I am a specialist in Underground Thermal Energy Storage (UTES) and work on various studies on utilization of sustainable heat by means of seasonal storage in the subsurface. In these endeavours I always consider the system as a whole, which means not only the subsurface system, but also consumers and the required facilities to utilize the available heat.
That is why I also have extensive knowledge of related and complementary techniques (ranging from well/borehole drilling and completion technology to heat pump, building facilities and control). My focus is not on the technical aspects only; I also work on organizational and policy-based issues concerning sustainable heating and cooling, as these are key for optimal and sustainable utilization of subsurface resources in practice.
Sustainable energy has received substantial attention over the last years/decades. Heat is the largest part of the worldwide energy requirement (space heating/cooling, industry, etc.). As with many other renewable or sustainable energy sources, also with heat, the biggest challenge is dealing with the variability in the availability and demand. Heat storage is one of the major solutions to match heat availability to demand. Aquifer Thermal Energy Storage (ATES) is, therefore, one of the important geothermal energy technologies needed to utilize sustainable heating and cooling systems of buildings – and in particular, provides cheap and large scale storage. Both, high quality research and education as well as large scale adoption of ATES technology are needed during the coming decades at national and international level.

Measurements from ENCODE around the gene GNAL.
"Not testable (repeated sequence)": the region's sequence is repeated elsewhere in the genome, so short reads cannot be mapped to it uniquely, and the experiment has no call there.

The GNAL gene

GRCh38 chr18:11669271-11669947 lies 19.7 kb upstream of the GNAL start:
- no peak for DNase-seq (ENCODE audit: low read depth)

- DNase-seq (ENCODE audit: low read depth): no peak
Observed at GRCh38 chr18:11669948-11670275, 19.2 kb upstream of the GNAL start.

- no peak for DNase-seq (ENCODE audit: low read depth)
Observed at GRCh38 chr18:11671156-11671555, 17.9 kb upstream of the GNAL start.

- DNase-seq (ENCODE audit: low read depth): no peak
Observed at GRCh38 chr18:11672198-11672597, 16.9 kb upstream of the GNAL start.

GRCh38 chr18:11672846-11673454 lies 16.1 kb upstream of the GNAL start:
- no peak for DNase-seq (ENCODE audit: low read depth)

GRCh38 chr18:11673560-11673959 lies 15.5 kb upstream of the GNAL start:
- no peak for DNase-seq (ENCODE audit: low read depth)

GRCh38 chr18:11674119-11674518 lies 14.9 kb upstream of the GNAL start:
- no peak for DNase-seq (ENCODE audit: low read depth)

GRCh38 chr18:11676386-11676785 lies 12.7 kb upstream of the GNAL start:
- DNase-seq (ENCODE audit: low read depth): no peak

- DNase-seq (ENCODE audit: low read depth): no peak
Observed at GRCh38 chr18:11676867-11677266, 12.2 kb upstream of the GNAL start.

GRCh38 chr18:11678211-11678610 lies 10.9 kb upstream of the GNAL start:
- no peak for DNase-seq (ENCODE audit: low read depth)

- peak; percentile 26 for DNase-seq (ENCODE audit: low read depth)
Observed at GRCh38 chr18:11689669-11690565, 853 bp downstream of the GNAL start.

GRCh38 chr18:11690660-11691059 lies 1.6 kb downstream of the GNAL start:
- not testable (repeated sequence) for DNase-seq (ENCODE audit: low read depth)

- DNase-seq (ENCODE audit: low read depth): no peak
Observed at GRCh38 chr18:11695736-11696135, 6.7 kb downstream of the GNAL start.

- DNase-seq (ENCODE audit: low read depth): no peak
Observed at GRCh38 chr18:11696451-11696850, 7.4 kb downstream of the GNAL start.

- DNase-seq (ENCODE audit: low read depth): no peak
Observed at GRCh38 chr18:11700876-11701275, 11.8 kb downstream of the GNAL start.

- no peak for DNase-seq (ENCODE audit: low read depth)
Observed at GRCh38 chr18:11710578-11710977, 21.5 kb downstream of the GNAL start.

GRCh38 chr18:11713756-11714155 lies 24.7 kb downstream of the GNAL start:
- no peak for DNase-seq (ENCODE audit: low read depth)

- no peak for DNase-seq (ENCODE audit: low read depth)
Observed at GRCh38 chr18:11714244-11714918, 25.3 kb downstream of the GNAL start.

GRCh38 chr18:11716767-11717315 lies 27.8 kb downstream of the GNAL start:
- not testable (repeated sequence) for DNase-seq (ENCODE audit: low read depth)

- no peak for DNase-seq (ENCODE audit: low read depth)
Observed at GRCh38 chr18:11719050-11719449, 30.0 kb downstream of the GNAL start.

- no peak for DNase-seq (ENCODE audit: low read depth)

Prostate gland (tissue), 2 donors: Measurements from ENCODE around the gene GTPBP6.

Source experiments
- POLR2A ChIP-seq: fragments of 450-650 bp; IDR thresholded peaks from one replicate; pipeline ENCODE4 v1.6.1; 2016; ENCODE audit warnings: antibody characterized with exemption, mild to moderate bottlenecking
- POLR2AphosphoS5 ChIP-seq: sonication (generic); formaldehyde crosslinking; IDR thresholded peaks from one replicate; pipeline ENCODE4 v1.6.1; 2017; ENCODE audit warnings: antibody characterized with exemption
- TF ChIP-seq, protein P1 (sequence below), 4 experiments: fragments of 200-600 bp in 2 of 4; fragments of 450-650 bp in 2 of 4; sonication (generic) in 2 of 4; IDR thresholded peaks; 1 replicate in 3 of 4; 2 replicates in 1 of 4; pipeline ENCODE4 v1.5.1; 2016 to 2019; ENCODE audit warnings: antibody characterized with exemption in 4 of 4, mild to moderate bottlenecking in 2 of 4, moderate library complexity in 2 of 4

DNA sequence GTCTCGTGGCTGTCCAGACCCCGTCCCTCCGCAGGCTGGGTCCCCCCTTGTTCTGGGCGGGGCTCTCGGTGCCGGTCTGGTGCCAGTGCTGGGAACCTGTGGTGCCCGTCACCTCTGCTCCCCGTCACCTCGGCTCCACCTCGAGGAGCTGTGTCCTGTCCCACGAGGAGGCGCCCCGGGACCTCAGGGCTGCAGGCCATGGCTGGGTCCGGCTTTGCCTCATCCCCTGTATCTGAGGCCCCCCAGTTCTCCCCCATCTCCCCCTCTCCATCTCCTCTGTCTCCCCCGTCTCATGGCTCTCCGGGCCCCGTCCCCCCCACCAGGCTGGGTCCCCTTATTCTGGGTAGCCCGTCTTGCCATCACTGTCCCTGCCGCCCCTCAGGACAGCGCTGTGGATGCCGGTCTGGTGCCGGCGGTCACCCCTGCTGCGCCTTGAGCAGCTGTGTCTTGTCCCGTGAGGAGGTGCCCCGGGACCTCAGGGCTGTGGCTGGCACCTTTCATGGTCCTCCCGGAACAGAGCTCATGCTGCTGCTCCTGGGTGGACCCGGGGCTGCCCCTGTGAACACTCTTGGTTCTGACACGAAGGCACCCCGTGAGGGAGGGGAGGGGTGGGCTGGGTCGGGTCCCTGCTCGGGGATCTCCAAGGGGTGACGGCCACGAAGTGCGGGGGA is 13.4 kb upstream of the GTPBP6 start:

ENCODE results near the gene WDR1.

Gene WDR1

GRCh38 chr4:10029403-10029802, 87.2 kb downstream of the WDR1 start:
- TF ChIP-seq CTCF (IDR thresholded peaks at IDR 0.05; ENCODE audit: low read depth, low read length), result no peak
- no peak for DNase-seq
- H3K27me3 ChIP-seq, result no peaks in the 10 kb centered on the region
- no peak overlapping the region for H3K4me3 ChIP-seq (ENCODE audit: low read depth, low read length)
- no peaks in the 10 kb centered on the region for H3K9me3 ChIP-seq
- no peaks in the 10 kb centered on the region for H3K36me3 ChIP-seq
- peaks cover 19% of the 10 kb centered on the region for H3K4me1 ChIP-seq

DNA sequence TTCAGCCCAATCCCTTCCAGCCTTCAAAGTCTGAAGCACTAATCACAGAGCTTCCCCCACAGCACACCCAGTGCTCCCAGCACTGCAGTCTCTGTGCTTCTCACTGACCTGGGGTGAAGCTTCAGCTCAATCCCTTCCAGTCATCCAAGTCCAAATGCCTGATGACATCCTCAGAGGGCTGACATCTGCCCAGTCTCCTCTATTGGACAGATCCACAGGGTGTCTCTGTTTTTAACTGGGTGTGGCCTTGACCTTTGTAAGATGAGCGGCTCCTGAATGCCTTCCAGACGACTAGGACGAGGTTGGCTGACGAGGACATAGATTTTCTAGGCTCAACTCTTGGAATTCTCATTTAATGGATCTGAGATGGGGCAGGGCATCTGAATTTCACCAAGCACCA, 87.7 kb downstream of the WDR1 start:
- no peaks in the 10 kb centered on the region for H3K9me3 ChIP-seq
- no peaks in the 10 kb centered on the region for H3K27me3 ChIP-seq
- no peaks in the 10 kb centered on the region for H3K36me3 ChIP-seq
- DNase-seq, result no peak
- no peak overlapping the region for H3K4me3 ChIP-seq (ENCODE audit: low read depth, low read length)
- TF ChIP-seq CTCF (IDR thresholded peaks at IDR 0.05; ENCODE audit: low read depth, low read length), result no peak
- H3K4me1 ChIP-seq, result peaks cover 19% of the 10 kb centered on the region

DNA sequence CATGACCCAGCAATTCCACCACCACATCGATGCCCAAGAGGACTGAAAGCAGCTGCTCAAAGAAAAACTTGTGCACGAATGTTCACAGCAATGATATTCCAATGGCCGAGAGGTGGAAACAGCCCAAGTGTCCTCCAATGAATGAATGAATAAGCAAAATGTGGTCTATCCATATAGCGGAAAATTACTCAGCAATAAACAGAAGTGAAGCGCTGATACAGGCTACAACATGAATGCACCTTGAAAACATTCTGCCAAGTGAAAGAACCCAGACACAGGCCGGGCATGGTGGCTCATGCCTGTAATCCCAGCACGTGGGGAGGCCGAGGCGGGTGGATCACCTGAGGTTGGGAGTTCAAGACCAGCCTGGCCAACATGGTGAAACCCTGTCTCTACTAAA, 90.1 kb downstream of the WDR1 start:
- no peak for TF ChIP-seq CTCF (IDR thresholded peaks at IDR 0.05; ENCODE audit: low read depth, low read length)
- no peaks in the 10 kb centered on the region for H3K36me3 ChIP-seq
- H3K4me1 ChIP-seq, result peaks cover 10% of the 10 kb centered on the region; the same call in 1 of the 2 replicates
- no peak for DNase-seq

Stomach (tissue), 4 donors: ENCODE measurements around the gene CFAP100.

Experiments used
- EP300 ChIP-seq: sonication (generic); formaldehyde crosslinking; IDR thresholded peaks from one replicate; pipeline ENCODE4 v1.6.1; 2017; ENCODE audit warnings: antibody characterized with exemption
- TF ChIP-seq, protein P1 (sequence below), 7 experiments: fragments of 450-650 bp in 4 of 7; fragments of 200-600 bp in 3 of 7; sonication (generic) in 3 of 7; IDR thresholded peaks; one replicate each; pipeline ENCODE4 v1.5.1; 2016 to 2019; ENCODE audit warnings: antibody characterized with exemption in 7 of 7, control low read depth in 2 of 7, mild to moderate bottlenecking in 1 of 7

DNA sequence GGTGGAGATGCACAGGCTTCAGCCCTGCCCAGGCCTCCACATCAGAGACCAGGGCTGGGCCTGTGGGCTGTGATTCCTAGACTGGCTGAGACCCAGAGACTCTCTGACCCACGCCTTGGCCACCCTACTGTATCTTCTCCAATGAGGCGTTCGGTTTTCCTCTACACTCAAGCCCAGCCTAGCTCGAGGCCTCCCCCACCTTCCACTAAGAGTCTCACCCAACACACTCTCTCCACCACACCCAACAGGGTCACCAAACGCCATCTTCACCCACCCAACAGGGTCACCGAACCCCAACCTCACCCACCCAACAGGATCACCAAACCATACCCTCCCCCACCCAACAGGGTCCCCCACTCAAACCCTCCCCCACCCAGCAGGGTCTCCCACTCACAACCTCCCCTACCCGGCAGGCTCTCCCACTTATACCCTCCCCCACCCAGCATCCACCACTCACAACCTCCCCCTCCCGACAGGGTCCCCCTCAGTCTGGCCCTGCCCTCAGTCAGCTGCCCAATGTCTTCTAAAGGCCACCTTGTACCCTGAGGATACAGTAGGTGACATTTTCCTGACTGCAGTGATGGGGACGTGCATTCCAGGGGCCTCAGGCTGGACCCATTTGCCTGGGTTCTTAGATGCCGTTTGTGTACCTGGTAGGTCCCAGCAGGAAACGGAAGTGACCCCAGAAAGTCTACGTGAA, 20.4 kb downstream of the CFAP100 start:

Scope of research
- Optimal and sustainable use of subsurface
- Integration of UTES (subsurface system) to the building facilities/district heating network (control and optimisation)
- Well/borehole technologies (drilling, completion)
- Spatial planning and governance/legislation
- Potential mapping and adoption
- Barrier analysis and solutions